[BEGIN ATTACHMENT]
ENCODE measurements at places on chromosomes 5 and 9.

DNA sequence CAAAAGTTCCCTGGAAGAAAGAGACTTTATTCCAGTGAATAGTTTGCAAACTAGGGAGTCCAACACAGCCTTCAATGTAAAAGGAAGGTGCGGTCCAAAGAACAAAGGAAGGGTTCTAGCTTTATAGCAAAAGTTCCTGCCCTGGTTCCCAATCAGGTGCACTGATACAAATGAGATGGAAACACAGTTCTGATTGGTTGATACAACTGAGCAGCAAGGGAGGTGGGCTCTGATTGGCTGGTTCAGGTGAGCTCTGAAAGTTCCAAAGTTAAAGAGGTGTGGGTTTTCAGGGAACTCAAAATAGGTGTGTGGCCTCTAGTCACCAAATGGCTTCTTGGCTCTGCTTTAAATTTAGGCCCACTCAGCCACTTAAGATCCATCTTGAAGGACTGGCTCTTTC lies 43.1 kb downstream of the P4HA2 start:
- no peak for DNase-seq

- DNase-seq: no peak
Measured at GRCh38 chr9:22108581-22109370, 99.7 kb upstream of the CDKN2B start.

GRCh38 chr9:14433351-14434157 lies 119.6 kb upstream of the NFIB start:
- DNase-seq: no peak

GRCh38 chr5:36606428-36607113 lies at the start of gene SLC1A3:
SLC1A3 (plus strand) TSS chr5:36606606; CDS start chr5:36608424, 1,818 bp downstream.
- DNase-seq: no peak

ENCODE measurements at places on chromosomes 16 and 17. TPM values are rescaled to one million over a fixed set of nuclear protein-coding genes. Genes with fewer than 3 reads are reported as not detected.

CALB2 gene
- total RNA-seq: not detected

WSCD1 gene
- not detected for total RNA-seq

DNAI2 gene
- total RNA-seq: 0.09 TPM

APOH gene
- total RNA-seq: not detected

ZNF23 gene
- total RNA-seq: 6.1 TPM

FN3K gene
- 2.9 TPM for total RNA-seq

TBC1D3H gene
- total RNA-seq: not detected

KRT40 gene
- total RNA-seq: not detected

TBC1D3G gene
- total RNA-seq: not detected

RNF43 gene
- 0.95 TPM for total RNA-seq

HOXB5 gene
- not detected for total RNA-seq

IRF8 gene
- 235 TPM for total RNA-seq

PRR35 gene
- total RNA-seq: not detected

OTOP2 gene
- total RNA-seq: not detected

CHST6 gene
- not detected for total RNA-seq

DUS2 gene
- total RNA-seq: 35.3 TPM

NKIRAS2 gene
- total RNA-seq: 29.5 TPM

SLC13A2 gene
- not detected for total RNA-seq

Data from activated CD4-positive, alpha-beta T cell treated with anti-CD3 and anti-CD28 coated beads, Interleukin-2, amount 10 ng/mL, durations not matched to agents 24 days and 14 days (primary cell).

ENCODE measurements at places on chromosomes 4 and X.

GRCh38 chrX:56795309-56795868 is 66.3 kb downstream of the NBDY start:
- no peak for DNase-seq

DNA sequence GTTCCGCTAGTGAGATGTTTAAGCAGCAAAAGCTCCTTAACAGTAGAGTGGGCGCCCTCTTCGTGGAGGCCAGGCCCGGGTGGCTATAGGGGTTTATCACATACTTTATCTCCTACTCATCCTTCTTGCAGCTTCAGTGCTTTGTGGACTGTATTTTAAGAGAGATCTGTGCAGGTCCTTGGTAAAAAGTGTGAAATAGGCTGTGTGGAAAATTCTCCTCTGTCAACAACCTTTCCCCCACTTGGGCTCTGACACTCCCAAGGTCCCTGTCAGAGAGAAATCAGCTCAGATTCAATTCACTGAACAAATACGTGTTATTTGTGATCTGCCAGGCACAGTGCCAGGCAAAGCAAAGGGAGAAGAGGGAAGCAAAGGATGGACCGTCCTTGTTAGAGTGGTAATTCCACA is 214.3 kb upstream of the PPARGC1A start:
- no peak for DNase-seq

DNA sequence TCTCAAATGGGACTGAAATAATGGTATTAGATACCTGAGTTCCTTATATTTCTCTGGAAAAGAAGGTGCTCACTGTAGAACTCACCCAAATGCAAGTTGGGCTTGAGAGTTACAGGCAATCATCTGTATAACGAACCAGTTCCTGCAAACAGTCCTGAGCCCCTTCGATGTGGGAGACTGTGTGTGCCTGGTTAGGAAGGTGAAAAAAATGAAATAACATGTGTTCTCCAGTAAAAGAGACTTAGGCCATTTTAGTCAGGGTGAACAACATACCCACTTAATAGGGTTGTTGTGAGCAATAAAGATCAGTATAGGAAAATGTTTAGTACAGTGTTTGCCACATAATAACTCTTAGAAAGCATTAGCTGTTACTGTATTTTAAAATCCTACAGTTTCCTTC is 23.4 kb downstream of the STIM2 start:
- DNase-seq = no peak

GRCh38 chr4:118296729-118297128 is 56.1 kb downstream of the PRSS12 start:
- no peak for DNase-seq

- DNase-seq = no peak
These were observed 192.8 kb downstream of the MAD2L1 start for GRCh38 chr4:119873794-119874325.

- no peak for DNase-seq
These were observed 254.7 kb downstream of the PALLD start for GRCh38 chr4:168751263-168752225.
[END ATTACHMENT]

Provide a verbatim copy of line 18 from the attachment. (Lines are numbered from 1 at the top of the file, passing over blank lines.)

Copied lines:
APOH gene